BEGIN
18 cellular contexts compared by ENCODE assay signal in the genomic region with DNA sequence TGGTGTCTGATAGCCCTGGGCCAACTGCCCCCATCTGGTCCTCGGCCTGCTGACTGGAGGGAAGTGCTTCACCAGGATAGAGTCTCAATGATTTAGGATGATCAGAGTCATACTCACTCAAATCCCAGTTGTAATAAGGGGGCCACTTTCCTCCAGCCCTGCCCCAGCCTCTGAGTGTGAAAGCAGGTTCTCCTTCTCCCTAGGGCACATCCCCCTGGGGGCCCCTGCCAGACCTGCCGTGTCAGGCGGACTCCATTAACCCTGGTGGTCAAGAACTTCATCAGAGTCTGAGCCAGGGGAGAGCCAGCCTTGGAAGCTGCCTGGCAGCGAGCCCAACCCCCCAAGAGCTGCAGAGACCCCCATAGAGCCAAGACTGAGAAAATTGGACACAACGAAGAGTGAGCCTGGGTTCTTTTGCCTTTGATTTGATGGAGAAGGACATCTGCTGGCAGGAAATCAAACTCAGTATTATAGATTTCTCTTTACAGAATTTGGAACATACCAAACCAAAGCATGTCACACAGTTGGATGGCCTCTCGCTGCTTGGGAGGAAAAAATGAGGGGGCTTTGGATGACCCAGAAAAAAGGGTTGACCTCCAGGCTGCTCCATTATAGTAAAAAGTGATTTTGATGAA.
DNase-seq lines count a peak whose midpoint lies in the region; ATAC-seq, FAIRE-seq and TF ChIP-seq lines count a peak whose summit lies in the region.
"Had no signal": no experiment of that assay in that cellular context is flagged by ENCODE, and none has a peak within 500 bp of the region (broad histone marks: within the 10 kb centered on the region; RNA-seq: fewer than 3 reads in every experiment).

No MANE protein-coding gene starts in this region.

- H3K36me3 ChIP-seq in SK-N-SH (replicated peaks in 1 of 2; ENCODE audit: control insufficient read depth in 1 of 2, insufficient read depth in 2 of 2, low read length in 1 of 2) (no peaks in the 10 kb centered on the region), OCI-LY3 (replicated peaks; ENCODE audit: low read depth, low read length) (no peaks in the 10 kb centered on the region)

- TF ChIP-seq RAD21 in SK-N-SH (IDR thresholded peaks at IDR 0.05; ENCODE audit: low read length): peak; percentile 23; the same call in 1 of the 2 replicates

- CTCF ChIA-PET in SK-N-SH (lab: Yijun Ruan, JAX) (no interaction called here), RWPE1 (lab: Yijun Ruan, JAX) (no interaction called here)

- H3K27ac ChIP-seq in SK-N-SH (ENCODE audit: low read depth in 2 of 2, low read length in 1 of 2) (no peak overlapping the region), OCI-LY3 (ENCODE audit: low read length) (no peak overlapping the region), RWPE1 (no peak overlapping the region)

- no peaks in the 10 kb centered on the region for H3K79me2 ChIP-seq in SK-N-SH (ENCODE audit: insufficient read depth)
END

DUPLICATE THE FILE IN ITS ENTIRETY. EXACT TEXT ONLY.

18 cellular contexts compared by ENCODE assay signal in the genomic region with DNA sequence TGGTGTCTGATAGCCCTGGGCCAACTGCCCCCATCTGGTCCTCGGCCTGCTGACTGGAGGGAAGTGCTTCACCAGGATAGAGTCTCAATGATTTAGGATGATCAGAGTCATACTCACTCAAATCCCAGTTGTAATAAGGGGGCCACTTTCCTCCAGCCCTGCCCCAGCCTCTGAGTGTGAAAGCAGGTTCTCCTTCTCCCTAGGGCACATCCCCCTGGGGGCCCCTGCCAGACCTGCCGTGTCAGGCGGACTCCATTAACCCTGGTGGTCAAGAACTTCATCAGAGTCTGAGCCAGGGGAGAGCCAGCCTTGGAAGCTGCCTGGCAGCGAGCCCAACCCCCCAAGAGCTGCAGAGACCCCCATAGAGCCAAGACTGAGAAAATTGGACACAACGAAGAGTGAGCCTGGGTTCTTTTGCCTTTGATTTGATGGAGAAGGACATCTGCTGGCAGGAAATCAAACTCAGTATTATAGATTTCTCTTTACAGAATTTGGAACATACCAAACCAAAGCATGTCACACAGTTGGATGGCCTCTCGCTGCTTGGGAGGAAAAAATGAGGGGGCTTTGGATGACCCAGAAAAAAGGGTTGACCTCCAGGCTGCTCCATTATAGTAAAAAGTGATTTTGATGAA.
DNase-seq lines count a peak whose midpoint lies in the region; ATAC-seq, FAIRE-seq and TF ChIP-seq lines count a peak whose summit lies in the region.
"Had no signal": no experiment of that assay in that cellular context is flagged by ENCODE, and none has a peak within 500 bp of the region (broad histone marks: within the 10 kb centered on the region; RNA-seq: fewer than 3 reads in every experiment).

No MANE protein-coding gene starts in this region.

- H3K36me3 ChIP-seq in SK-N-SH (replicated peaks in 1 of 2; ENCODE audit: control insufficient read depth in 1 of 2, insufficient read depth in 2 of 2, low read length in 1 of 2) (no peaks in the 10 kb centered on the region), OCI-LY3 (replicated peaks; ENCODE audit: low read depth, low read length) (no peaks in the 10 kb centered on the region)

- TF ChIP-seq RAD21 in SK-N-SH (IDR thresholded peaks at IDR 0.05; ENCODE audit: low read length): peak; percentile 23; the same call in 1 of the 2 replicates

- CTCF ChIA-PET in SK-N-SH (lab: Yijun Ruan, JAX) (no interaction called here), RWPE1 (lab: Yijun Ruan, JAX) (no interaction called here)

- H3K27ac ChIP-seq in SK-N-SH (ENCODE audit: low read depth in 2 of 2, low read length in 1 of 2) (no peak overlapping the region), OCI-LY3 (ENCODE audit: low read length) (no peak overlapping the region), RWPE1 (no peak overlapping the region)

- no peaks in the 10 kb centered on the region for H3K79me2 ChIP-seq in SK-N-SH (ENCODE audit: insufficient read depth)